German lender reports lowest 3Q revenue since 2010, forecasts a decline for the full year
FRANKFURT • Just six months into the job, Deutsche Bank AG CEO Christian Sewing is conceding that the growth he promised remains elusive.
The German lender, reporting its lowest third-quarter (3Q) revenue since 2010, forecast a decline for the full year yesterday after earlier guiding for a flat result. At the same time, it backed away from a target of generating a return on tangible equity of 10% by 2021. After slashing costs and cutting jobs, Sewing told employees and analysts that the bank now has to increase revenue.
The Deutsche Bank lifer has staked his turnaround effort — the bank’s fourth in three years — on improving profitability by trimming costs and refocusing on fewer, core activities.
The continued contraction risks undoing Sewing in the same way that frustrated his predecessor, John Cryan: Without more revenue, no amount of cost cuts can turn around the 90,000+ employee operation.
“We remain concerned about Deutsche Bank’s inability to turn around” the investment bank division, JPMorgan Chase & Co analyst Kian Abouhossein wrote in a client note. “Deutsche Bank continues to lose market share against US peers reporting so far and most likely against some European peers,” in areas such as fixed income, commodities and currencies, he said.
Deutsche Bank fell 3.3% at 12:34pm in Frankfurt trading yesterday. The stock has lost 43% of its value this year and trades near its record low.
“Costs are in line with targets,” said Daniel Regli, an analyst with MainFirst who has a hold recommendation on the stock. “But there is continued weakness in investment bank revenue. That needs to be fixed.”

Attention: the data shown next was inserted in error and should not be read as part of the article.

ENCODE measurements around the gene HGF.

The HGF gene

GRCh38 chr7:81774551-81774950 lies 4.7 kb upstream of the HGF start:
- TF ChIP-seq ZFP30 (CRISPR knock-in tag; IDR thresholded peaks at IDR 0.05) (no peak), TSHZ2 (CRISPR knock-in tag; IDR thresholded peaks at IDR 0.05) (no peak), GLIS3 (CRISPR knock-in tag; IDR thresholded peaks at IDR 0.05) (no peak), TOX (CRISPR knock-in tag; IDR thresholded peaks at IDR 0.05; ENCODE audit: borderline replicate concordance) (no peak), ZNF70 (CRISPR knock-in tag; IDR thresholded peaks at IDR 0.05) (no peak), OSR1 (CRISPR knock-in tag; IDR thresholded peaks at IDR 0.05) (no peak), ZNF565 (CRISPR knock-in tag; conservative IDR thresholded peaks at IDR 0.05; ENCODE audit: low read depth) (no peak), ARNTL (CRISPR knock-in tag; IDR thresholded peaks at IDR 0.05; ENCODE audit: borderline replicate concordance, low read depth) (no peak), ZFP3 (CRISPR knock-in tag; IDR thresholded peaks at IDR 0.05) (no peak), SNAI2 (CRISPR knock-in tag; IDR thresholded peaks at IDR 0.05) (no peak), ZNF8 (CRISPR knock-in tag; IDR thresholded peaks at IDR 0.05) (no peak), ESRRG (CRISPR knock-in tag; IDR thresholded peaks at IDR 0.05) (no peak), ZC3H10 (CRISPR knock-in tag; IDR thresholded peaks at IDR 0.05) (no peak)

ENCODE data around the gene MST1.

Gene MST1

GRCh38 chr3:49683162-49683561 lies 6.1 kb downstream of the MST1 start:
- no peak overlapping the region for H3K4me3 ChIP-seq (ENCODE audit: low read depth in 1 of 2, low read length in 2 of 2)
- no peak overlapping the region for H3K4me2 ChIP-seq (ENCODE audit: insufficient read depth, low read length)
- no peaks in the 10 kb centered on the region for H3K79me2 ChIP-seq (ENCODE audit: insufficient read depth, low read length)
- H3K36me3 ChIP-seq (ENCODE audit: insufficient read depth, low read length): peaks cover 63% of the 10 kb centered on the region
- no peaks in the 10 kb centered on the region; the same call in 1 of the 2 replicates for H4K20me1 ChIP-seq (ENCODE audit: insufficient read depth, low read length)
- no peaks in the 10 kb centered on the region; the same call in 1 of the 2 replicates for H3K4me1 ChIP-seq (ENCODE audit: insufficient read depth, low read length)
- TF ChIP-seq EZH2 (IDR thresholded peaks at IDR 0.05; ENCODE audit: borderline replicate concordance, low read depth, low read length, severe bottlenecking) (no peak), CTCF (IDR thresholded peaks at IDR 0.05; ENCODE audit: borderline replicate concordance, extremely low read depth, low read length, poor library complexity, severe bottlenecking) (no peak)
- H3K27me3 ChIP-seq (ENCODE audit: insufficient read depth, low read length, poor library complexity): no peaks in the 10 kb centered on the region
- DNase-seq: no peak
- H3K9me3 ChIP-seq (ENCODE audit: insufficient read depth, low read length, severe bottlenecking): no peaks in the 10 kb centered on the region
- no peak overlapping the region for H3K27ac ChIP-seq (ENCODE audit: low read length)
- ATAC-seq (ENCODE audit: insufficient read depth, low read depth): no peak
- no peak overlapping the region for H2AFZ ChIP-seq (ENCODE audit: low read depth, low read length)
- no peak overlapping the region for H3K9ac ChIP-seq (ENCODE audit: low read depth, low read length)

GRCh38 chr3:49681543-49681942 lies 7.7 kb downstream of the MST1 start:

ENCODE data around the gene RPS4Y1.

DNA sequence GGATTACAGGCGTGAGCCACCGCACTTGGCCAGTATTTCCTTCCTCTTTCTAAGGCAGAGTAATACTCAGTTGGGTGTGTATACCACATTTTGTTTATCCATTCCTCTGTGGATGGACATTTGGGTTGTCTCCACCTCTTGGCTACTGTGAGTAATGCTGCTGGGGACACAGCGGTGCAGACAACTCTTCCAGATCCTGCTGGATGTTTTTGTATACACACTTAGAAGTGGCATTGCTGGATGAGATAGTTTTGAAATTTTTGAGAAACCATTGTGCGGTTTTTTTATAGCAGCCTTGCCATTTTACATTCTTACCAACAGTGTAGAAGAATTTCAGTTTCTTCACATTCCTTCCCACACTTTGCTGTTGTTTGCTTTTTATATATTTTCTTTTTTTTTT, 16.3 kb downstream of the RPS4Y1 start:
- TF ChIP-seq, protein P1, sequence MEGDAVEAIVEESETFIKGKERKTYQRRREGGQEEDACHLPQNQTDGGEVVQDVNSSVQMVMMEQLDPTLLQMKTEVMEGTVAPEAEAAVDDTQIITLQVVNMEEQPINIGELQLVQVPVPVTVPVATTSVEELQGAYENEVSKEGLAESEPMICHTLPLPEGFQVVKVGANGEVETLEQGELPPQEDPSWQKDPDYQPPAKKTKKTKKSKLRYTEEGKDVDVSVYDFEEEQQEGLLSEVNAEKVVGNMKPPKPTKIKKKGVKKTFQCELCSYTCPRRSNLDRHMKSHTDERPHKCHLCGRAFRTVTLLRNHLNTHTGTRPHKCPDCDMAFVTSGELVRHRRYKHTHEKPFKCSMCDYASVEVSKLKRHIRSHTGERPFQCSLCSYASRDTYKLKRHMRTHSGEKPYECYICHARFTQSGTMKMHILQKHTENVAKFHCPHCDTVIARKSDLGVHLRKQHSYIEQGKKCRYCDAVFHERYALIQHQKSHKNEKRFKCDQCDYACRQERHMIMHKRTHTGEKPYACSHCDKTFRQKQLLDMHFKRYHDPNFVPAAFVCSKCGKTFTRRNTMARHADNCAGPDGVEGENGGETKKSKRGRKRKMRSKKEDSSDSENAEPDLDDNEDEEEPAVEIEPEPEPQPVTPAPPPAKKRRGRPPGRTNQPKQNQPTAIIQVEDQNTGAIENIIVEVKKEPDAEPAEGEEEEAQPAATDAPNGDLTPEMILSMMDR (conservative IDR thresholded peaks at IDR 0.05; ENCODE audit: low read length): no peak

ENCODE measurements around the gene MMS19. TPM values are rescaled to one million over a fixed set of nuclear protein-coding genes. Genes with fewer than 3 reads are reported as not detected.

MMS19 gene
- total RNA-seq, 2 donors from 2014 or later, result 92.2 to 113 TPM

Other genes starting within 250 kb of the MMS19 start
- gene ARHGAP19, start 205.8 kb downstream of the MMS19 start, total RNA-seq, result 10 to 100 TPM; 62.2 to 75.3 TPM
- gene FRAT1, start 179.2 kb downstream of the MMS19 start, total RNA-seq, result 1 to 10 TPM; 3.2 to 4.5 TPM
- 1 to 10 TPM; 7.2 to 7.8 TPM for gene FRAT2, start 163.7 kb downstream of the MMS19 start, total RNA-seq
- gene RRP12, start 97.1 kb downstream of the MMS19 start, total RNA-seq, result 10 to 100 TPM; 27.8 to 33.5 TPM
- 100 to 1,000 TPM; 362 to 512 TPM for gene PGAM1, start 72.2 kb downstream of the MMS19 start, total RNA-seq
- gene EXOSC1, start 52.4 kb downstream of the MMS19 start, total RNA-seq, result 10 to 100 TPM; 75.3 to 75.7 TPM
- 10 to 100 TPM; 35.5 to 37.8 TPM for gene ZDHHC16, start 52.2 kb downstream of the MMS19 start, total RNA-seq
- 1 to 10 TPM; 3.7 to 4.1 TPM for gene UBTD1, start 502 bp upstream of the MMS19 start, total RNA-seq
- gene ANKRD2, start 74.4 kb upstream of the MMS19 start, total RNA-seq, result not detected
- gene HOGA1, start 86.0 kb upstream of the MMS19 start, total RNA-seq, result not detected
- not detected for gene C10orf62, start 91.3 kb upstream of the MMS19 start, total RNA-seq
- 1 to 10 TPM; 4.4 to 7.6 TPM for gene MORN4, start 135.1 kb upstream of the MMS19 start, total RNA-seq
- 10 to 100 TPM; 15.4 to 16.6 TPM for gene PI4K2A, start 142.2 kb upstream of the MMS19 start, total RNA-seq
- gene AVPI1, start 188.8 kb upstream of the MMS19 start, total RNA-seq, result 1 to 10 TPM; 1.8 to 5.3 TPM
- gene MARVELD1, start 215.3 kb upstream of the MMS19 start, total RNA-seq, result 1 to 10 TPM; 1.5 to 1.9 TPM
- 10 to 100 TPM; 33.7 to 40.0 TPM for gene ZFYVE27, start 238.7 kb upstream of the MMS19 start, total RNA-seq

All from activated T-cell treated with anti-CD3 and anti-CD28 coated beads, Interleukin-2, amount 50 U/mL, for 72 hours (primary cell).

In the 3Q, trading income in the key fixed-income and currency division slumped 15% from a year earlier. Equities trading, where Wall Street banks on average posted gains, declined at the same pace. The business has been among the hardest-hit by executive departures recently. Still, the bank said it’s on course to have its first annual profit in four years.
The results are in stark contrast with UK rival Barclays plc, where CEO Jes Staley reported stronger trading results across the investment bank, sending that bank’s shares higher. Equity revenue surged 35%, beating even Wall Street peers.
“We made headway on our cost reductions,” Sewing wrote in a memo to employees. “On the other hand, we have not yet achieved a turnaround in terms of revenues.”
Sewing has vowed the investment bank will remain a core business for Deutsche Bank, with at least half of group revenue coming from the unit. At the same time, he’s cutting at least 7,000 jobs and retrenching in areas such as prime finance, US rates and corporate finance in the US and Asia. The bank cut another 700 positions in the 3Q after eliminating about 1,700 jobs in the three months through June.
That’s left the business stuck in what CFO James von Moltke has called a “vicious circle” of declining revenue, “sticky” expenses, a lowered credit rating and rising funding costs. The bank yesterday highlighted higher funding costs and geopolitical events among the headwinds for the securities unit, while the executive said that extended declines in the bank’s revenue may require greater cost cuts to make the 10% profit target feasible.
The investment bank’s origination and advisory business fared a little better, with a decline of 1%. Sewing said the bank won leading roles in six of the 10 biggest transactions by fee volume during the 3Q.
Garth Ritchie, who heads the securities unit, urged employees in a memo to “focus resolutely on rebuilding revenue momentum” in the final quarter.
Von Moltke said on a conference call that the bank wants to redeploy excess cash to return to growth, as restructuring expenses are likely to be lower than previously expected. He said rating companies would be comfortable with such use of capital.
“We need to end the year on a strong note,” Sewing wrote in his memo. “We’ll stay disciplined on costs, and we’ll turn around revenues.”